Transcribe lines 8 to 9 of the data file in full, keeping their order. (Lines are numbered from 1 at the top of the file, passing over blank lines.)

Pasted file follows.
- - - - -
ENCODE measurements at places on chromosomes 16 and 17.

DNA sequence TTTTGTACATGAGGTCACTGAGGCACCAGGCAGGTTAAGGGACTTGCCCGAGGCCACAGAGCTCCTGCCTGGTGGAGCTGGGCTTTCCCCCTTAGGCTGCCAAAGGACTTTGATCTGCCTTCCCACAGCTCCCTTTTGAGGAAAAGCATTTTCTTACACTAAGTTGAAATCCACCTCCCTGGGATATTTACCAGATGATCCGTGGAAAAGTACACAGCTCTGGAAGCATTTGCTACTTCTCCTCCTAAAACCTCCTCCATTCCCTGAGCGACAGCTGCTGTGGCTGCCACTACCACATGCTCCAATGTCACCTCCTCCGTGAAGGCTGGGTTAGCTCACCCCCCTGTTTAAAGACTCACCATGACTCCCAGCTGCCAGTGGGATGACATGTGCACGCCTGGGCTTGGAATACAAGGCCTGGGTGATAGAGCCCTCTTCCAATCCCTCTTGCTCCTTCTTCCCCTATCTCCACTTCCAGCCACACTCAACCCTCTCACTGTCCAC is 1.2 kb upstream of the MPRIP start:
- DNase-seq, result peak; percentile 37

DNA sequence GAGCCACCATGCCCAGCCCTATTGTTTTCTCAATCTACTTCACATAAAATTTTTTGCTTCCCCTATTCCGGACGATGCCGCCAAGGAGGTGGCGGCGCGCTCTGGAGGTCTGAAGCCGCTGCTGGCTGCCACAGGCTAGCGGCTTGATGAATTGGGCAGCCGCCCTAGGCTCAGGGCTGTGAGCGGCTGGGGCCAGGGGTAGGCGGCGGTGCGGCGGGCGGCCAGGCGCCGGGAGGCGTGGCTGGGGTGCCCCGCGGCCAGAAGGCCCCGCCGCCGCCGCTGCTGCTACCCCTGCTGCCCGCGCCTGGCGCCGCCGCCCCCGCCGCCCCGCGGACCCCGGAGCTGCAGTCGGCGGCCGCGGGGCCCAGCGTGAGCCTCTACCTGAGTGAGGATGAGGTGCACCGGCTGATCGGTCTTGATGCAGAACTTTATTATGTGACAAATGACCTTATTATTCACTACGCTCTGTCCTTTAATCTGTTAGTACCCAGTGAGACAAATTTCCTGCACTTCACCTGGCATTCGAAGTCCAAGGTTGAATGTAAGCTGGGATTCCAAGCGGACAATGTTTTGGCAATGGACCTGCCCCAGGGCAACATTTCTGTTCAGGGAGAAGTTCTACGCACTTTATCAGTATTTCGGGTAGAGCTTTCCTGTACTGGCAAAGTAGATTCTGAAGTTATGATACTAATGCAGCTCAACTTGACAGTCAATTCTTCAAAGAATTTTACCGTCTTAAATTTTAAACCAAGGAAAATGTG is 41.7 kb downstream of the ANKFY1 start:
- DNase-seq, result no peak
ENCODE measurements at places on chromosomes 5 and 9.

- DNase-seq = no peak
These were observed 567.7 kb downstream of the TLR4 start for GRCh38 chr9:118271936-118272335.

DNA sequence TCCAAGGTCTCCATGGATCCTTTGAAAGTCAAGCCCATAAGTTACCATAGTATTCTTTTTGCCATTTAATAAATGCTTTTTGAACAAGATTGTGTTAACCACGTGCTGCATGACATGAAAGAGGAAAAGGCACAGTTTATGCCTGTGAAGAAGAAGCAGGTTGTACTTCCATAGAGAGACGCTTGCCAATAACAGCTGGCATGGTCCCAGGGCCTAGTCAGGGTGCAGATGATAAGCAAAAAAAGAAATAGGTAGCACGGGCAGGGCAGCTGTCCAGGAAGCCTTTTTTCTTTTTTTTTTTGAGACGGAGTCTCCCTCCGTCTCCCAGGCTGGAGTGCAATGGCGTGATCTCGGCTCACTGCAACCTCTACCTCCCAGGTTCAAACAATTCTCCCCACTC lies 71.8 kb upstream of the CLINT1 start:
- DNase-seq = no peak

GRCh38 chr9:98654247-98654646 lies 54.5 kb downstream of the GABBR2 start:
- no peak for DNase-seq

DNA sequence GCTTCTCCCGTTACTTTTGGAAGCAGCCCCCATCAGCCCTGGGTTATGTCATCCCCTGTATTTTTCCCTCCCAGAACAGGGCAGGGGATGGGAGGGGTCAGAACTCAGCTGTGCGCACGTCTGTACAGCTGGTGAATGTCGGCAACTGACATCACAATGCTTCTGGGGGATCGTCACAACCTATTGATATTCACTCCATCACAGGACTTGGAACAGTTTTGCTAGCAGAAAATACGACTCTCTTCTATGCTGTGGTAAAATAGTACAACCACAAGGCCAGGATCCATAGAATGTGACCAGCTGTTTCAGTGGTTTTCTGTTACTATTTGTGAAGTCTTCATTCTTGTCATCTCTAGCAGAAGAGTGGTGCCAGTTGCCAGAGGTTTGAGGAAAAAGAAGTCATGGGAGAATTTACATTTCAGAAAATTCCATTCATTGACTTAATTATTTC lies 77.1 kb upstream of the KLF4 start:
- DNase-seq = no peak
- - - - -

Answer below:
These were observed 567.7 kb downstream of the TLR4 start for GRCh38 chr9:118271936-118272335.

DNA sequence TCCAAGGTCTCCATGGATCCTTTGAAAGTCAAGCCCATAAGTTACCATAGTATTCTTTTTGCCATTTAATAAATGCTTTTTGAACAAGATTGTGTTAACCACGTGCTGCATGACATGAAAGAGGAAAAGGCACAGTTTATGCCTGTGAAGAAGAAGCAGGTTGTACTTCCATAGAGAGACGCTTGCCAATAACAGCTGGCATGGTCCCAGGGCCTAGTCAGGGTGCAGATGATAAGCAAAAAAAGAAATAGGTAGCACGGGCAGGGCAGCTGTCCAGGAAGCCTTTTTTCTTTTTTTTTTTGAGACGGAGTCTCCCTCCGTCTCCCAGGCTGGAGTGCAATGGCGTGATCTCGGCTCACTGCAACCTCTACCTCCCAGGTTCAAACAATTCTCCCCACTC lies 71.8 kb upstream of the CLINT1 start: